Juan Williams: Biden's gaffes 'baked in' to public conscience, former VP still seen as best candidate to beat Trump

Fox News' Juan Williams said Thursday that while former Vice President Joe Biden's critics and opponents like to point out his penchant for gaffes, those moments don't move the needle much for the public.

During Wednesday's NBC News/Washington Post debate, Biden made several statements perceived as gaffes -- but Williams said many Democrats still see the ex-senator from Delaware as the party's best bet to defeat President Trump.

"Donald Trump is making the case for [Biden]," Williams said. "In that phone call with [Ukraine President Volodymyr] Zelensky he wanted dirt on -- not Bernie Sanders and not Elizabeth Warren -- he wants dirt on guess who: Joe Biden," Williams said on "The Five."

The gaffes, he said, "are kind of baked in at this point."

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"I think people who like Joe Biden [and] who think he can beat Trump say 'yeah, we like this guy, and we think he can do it," he added after listening to a clip of ex-Obama adviser David Axelrod claiming Biden is "Mr. Magoo-ing his way" through the campaign.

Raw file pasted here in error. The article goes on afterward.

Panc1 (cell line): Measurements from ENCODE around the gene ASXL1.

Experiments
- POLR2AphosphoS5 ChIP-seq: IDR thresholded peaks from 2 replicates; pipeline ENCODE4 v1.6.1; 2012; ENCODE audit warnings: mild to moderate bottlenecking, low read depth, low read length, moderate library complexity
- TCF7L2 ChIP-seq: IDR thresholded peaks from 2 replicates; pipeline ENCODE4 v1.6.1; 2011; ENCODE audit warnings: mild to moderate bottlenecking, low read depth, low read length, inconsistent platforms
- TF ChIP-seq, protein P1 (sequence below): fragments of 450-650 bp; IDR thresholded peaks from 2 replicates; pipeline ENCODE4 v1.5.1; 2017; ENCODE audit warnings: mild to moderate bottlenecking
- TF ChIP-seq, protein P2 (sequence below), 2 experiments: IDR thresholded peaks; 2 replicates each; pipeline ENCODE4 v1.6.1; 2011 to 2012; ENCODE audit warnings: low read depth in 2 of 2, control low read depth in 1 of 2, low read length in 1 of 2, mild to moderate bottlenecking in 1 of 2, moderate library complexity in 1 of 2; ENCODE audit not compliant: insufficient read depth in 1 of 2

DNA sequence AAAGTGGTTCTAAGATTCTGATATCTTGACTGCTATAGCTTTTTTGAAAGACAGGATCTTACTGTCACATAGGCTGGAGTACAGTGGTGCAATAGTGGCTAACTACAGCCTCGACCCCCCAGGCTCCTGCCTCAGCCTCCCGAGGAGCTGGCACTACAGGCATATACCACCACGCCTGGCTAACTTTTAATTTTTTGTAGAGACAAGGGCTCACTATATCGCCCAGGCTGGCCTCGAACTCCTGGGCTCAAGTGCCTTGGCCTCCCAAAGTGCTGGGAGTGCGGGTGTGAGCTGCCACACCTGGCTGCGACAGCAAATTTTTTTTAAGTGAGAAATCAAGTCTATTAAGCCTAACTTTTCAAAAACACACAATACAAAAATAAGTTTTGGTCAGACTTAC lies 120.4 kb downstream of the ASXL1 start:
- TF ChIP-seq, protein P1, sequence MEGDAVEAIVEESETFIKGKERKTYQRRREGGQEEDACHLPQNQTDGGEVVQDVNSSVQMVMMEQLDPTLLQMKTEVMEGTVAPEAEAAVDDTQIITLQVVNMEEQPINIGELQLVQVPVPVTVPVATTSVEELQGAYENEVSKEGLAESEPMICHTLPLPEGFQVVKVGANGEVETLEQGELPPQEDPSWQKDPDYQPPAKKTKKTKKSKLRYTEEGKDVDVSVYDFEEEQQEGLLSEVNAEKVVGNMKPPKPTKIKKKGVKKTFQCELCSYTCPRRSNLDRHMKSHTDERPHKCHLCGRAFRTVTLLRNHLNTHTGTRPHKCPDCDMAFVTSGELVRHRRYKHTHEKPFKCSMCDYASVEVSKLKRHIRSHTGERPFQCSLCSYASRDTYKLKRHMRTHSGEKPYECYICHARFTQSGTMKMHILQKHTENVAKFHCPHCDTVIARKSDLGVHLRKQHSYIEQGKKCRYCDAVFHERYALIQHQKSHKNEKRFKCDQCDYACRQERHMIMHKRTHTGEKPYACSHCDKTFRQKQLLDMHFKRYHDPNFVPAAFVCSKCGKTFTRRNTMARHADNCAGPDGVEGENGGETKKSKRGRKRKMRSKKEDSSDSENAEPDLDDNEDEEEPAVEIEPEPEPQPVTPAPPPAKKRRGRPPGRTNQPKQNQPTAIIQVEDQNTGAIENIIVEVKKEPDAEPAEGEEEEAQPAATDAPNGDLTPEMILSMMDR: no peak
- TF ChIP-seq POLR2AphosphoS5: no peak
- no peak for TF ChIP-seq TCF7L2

At the debate, Biden made a claim that drew some criticism as well as an incredulous look from Sen. Cory Booker, D-N.J.

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"I'm part of that Obama coalition -- I come out of the black community, in terms of my support," Biden said, eliciting the glance from the former Newark mayor.

In an attempt to burnish his support from former Sen. Carol Moseley Braun, D-Ill., Biden claimed he was endorsed by "the only African-American woman that’s ever been elected to the U.S. Senate."

In response, fellow presidential hopeful Sen. Kamala Harris, D-Calif., -- who is black -- interjected, "No, that's not true. The other one is here."

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Biden then corrected himself: "I said 'the first'."

Braun, now 72, was elected in 1992 and served one term before being defeated by Peter Fitzgerald 1998. She is the first African-American woman elected to the Senate. Harris is the second African-American woman to be elected to the U.S. Senate.

The first African-American U.S. senator was Mississippi Republican Hiram Revels, who took office in 1870.